Three dimensional copy of Norfolk’s mammoth could be heading home
- Credit: Archant
A 3D scale model copy of the West Runton Mammoth - one of the most spectacular archaeological discoveries ever made in Norfolk - could be heading home to where the remarkable skeleton was found.
One of the prehistoric elephant's bones was found on the West Runton beach in 1990 by villagers Margaret and Harold Hems.
A subsequent excavation by Norfolk Museums and Archaeological Service revealed the oldest near complete elephant skeleton to have been found in the UK.
Some of the bones of the mammoth, which would have lived between 600,000 to 700,000 years ago are on display in Norwich Castle Museum and Cromer Museum.
But the majority of the skeleton is too fragile for display and is kept in storage at Gressenhall Farm and Workhouse.
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But, thanks to cutting edge technology, a perfect reconstruction of the mammoth, identified as a male steppe mammoth, could be heading back to north Norfolk in the future.
Dr David Waterhouse, senior curator of natural history at Norfolk Museums Service said: 'What we are working on at the moment is something called photogrammetry, which is detailed photography of the skeleton, which would allow us to create a 3D model of the skeleton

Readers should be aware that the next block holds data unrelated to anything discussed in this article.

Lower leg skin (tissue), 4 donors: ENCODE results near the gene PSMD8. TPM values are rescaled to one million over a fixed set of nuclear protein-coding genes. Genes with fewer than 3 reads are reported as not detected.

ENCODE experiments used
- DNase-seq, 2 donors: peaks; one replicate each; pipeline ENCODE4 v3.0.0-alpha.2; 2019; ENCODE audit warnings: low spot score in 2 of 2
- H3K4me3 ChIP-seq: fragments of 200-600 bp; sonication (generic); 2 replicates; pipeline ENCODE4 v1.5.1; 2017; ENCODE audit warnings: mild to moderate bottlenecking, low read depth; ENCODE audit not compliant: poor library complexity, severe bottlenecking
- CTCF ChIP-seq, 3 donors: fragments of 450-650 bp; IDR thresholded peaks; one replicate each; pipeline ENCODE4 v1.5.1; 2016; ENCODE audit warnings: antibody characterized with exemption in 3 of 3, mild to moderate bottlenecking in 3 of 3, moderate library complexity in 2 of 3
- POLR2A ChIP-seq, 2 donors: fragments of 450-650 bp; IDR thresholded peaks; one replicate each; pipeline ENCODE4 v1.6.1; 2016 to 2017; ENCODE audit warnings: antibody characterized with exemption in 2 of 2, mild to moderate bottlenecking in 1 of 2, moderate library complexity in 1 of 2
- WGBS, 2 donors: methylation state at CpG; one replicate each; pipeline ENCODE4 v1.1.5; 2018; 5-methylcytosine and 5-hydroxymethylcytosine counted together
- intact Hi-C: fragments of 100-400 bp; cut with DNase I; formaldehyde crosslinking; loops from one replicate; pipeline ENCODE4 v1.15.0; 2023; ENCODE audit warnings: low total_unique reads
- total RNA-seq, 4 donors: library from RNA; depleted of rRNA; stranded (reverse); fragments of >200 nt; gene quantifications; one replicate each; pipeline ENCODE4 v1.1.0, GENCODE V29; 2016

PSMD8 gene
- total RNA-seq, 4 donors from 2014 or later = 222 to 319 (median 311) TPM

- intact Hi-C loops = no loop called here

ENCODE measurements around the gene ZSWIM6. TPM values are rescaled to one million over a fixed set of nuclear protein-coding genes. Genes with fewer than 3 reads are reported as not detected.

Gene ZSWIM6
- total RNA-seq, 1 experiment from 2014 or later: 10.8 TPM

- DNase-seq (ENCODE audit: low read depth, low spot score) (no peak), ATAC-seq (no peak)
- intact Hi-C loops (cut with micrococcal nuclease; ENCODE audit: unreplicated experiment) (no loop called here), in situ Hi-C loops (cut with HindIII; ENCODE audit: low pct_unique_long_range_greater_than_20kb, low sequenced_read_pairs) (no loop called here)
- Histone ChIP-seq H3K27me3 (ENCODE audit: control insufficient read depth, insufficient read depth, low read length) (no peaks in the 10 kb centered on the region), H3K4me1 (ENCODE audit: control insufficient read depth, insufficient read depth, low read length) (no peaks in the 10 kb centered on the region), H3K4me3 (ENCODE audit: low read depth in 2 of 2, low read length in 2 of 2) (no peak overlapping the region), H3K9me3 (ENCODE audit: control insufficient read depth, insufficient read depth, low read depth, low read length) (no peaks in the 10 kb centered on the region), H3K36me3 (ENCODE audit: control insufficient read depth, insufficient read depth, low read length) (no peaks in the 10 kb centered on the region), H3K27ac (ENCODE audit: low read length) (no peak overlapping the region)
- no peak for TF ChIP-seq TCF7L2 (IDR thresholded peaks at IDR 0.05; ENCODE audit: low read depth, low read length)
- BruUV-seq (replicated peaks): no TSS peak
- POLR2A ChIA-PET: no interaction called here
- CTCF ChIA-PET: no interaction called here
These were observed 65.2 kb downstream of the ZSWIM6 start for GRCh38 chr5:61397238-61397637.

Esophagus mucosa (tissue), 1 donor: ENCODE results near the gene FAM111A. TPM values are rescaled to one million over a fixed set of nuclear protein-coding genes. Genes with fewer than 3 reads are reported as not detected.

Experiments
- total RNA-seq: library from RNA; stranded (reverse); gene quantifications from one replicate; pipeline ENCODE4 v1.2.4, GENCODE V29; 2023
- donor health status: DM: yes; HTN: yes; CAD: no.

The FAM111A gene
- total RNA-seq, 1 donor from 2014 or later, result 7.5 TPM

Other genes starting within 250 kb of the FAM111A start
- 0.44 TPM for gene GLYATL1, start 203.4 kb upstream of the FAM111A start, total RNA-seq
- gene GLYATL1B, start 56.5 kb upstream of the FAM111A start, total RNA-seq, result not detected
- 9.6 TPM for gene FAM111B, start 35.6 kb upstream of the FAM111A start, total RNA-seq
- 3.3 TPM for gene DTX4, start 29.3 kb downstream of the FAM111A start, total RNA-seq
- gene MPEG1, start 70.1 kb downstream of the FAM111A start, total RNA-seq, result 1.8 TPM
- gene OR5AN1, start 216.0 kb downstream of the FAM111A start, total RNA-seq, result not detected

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'It's something used before, with the Happisburgh Footprints, and it would enable us to exhibit the mammoth back where it was found.
'It could also give us the flexibility to display it all around the county.
'The problem we have with the skeleton itself is that it's so fragile. To put rubber on it, which is what you do when you make casts, you have to handle it.'
The story of the mammoth, its discovery and the efforts to conserve and study it, will feature on a radio programme on Tuesday.
Bone Stories: The West Runton Mammoth will be aired on BBC Radio 4 at 1.45pm.
Part of a week-long mini series, it will be presented by Great Yarmouth-born Dr Ben Garrod, who recently presented the TV show Attenborough and the Giant Dinosaur.
It will also feature interviews with Dr Waterhouse, Prof Tony Stuart, who led the excavation of the mammoth in the 1990s and Mrs Hems, who uncovered the first pelvic bone protruding from the cliffs on December 13, 1990.